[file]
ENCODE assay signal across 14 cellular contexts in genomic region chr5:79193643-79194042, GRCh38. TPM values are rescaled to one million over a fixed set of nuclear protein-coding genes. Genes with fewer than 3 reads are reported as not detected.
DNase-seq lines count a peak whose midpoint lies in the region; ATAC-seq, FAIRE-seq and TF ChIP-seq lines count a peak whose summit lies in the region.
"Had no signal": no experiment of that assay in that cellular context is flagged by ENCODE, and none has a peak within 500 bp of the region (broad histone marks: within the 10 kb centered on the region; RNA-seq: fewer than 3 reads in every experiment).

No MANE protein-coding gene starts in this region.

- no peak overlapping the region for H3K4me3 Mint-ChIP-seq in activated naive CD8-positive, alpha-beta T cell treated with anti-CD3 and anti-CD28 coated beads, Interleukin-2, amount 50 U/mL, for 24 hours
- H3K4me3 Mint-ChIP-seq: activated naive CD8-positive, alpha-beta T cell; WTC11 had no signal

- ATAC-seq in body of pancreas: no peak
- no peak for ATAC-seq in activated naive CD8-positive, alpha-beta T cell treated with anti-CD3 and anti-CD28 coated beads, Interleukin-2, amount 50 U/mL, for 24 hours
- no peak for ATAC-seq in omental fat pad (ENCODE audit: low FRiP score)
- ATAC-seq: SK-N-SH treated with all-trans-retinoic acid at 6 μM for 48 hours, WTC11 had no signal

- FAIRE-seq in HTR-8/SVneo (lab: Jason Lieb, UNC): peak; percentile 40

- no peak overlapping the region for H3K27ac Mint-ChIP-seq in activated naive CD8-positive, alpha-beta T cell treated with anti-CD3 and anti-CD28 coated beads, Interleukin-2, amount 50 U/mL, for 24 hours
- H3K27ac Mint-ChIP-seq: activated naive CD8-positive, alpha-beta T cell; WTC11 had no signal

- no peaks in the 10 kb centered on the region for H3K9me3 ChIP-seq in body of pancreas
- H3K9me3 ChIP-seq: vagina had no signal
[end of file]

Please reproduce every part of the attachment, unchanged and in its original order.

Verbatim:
ENCODE assay signal across 14 cellular contexts in genomic region chr5:79193643-79194042, GRCh38. TPM values are rescaled to one million over a fixed set of nuclear protein-coding genes. Genes with fewer than 3 reads are reported as not detected.
DNase-seq lines count a peak whose midpoint lies in the region; ATAC-seq, FAIRE-seq and TF ChIP-seq lines count a peak whose summit lies in the region.
"Had no signal": no experiment of that assay in that cellular context is flagged by ENCODE, and none has a peak within 500 bp of the region (broad histone marks: within the 10 kb centered on the region; RNA-seq: fewer than 3 reads in every experiment).

No MANE protein-coding gene starts in this region.

- no peak overlapping the region for H3K4me3 Mint-ChIP-seq in activated naive CD8-positive, alpha-beta T cell treated with anti-CD3 and anti-CD28 coated beads, Interleukin-2, amount 50 U/mL, for 24 hours
- H3K4me3 Mint-ChIP-seq: activated naive CD8-positive, alpha-beta T cell; WTC11 had no signal

- ATAC-seq in body of pancreas: no peak
- no peak for ATAC-seq in activated naive CD8-positive, alpha-beta T cell treated with anti-CD3 and anti-CD28 coated beads, Interleukin-2, amount 50 U/mL, for 24 hours
- no peak for ATAC-seq in omental fat pad (ENCODE audit: low FRiP score)
- ATAC-seq: SK-N-SH treated with all-trans-retinoic acid at 6 μM for 48 hours, WTC11 had no signal

- FAIRE-seq in HTR-8/SVneo (lab: Jason Lieb, UNC): peak; percentile 40

- no peak overlapping the region for H3K27ac Mint-ChIP-seq in activated naive CD8-positive, alpha-beta T cell treated with anti-CD3 and anti-CD28 coated beads, Interleukin-2, amount 50 U/mL, for 24 hours
- H3K27ac Mint-ChIP-seq: activated naive CD8-positive, alpha-beta T cell; WTC11 had no signal

- no peaks in the 10 kb centered on the region for H3K9me3 ChIP-seq in body of pancreas
- H3K9me3 ChIP-seq: vagina had no signal